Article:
Sen. Elizabeth Warren Hit Over Fake Native American Ties, Real Casino Deal

Frame from ad targeting Sen. Warren

Hot on the heels of seemingly coming in third in the chaotic Iowa caucuses, Sen. Elizabeth Warren finds herself targeted by a new attack ad raising a different Native American question than the one that has dogged her for years.

An outside group launched the digital ad, titled “Fake, Hypocrite” days before the Democrats’ Iowa caucus debacle and leading into the New Hampshire primary. Here is the ad:

The group behind the ad, which was first reported by The Hill, is the Coalition to Restore American Values. The same group depicted Warren in a Native American headdress in an ad that ran in May 2019, according to the Daily Beast.

Both ads make use of Warren’s decades-long -- and false -- claim that she has significant Native American heritage. That's not the only false claim Sen. Warren has made while seeking the presidency. Claiming this heritage gave her an advantage in hiring at the universities where she taught, including Harvard, which paid the former professor a whopping $430,000 in one year while she taught and positioned herself as a champion of the middle class. Harvard reportedly paid her about $700,000 over a two-year span. Warren currently positions herself as a champion of college affordability.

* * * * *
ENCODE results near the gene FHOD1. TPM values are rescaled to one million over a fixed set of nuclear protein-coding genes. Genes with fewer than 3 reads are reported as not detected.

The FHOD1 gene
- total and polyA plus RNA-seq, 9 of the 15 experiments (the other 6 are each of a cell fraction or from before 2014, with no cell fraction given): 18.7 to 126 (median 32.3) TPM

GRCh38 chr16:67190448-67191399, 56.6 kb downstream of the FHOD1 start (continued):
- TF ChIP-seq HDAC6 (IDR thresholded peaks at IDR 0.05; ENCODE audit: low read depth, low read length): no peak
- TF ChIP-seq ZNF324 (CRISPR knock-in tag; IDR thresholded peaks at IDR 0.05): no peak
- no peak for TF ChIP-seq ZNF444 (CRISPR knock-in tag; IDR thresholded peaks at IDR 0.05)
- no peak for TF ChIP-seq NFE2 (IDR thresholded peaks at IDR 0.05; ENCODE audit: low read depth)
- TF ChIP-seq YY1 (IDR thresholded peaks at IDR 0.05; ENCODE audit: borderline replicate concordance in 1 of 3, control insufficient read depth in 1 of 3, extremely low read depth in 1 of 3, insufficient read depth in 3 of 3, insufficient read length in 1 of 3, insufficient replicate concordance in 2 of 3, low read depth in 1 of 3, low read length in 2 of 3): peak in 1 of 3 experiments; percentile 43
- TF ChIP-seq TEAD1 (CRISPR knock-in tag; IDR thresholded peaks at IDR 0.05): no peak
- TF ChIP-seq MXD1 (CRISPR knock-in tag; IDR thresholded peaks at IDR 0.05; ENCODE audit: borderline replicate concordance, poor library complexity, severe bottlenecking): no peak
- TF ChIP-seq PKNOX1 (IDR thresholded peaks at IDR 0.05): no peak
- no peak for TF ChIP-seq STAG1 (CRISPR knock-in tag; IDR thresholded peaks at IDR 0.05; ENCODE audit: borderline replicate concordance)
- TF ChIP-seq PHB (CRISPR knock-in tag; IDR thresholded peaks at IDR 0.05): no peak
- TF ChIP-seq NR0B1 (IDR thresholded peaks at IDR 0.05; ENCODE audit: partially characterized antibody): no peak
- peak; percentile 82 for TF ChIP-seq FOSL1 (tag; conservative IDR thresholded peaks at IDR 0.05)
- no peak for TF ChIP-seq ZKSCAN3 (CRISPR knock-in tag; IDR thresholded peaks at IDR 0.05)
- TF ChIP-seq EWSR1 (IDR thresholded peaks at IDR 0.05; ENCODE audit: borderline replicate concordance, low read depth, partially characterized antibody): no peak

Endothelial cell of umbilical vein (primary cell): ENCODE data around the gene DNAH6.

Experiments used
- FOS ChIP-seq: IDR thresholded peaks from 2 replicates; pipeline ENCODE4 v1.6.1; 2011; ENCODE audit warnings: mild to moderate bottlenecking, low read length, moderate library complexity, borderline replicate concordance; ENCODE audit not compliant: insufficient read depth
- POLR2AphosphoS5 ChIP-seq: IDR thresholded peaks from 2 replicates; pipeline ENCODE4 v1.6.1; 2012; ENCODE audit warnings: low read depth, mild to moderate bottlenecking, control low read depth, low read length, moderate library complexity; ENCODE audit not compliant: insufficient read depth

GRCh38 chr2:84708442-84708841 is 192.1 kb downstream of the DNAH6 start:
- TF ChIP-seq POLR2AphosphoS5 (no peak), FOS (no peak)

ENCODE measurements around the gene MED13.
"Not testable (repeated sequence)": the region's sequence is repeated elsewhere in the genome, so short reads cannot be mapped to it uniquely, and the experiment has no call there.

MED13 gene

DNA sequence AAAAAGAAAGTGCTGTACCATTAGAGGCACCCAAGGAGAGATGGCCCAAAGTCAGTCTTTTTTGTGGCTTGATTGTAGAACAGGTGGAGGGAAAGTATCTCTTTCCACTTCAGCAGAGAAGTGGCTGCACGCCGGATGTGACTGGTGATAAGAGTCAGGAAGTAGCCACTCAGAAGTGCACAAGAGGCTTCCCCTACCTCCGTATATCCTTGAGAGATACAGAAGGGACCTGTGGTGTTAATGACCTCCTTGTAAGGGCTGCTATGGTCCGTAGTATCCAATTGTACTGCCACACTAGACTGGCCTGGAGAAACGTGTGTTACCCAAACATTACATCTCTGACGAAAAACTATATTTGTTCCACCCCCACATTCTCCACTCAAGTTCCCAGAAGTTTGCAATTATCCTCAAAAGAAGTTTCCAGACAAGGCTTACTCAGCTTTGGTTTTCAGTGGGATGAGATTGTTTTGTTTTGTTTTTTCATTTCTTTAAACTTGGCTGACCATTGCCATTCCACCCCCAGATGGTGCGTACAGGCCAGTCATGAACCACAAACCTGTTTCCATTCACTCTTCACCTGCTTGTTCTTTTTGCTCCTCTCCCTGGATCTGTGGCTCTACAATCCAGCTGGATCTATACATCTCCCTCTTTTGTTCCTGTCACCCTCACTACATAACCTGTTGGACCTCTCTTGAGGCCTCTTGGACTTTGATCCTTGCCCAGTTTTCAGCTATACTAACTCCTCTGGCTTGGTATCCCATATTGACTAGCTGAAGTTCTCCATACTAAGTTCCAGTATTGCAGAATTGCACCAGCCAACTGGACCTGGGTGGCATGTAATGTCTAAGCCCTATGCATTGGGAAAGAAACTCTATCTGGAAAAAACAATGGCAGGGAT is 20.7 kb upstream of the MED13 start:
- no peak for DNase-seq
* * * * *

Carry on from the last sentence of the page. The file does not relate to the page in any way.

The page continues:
The issue in the new ad is a bill Warren sponsored in the Senate. The ad charges that Warren “always opposed gambling,” but to make up for her past Native American heritage claims, supports this bill on behalf of the Mashpee Wampanoag tribe and its land claim, land which the tribe would use to build a casino. The ad notes that the tribe’s former chairman went to prison and its lobbyist, Jack Abramoff, ended up there, too. It further alleges that the tribe receives funding from a Malaysian gambling concern that is caught up in a financial scandal in that country. The ad strings a lot of scandal DNA together and links it to Warren.

The Democrat-controlled House passed the Mashpee Wampanoag Tribe Reservation Reaffirmation Act, which would end legal challenges to the tribe’s land claims, thereby presumably allowing them to build a casino, with 47 Republicans in support. But President Trump has come out against the bill. He and some conservative Republicans criticize it as special interest legislation narrowly tailored to allow the casino.

The hard-hitting ad is airing in New Hampshire and Washington, D.C.